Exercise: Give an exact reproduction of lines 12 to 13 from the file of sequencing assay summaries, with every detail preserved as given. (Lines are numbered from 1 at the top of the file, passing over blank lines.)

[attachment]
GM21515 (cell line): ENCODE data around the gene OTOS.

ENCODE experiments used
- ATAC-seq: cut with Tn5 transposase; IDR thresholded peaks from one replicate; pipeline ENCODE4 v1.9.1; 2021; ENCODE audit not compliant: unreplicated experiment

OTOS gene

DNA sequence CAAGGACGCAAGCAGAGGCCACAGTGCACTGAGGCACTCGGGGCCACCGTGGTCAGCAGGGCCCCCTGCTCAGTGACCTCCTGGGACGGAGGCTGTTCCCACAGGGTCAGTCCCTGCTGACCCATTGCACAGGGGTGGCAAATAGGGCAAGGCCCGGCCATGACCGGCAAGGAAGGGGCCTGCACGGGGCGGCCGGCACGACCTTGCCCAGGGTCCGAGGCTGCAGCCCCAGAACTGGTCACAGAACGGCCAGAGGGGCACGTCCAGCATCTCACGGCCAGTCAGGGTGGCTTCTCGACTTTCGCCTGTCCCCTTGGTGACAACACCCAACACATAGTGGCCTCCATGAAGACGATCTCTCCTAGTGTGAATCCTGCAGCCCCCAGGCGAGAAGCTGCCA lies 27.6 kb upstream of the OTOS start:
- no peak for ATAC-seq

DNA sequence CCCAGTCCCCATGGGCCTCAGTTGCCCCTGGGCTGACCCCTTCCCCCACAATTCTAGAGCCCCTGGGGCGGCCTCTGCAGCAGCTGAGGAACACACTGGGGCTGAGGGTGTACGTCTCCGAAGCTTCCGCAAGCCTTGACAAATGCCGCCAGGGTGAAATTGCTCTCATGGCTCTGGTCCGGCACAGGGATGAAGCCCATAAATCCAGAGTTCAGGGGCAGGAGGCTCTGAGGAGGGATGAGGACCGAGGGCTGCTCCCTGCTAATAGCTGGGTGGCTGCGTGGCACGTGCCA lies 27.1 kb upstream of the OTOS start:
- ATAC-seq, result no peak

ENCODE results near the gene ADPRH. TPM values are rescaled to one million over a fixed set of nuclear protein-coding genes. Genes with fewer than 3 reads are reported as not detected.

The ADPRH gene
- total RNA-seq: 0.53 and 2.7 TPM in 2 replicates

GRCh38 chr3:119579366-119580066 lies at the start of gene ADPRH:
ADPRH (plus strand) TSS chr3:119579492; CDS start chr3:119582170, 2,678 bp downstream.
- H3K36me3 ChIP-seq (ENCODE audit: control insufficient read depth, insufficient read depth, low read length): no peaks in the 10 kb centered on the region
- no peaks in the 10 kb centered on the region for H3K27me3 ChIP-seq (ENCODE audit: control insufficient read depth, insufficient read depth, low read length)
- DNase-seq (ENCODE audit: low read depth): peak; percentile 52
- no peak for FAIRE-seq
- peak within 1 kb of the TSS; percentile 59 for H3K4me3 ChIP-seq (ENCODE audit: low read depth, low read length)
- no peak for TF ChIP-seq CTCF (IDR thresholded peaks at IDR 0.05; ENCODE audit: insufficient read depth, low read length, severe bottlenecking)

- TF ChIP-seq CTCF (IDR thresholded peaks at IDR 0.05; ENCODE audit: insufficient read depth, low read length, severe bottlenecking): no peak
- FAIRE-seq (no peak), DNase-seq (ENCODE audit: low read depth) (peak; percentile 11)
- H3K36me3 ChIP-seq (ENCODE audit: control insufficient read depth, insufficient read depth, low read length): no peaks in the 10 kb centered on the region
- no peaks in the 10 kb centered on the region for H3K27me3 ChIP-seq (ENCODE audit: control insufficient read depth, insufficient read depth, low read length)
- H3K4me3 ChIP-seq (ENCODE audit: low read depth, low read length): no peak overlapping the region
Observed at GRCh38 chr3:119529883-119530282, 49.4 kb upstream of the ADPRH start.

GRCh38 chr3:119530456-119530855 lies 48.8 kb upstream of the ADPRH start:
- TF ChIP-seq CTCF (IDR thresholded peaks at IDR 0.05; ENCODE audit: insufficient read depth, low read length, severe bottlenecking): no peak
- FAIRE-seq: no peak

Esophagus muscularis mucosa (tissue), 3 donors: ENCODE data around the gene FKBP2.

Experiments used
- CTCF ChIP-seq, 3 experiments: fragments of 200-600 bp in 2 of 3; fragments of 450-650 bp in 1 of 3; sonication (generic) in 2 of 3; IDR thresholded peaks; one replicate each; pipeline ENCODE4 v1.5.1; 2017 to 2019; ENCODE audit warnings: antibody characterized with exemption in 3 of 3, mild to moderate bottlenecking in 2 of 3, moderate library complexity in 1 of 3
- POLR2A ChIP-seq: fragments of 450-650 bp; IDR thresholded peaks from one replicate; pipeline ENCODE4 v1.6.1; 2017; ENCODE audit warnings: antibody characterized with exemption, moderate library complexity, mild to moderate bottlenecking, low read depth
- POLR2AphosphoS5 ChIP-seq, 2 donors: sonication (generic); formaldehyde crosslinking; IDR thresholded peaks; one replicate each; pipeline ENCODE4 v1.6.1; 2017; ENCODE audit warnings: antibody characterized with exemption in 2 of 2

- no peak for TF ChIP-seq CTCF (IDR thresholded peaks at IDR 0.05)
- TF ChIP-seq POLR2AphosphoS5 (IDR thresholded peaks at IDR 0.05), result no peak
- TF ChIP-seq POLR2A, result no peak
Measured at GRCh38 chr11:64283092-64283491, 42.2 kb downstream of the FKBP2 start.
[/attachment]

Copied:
GRCh38 chr3:119579366-119580066 lies at the start of gene ADPRH:
ADPRH (plus strand) TSS chr3:119579492; CDS start chr3:119582170, 2,678 bp downstream.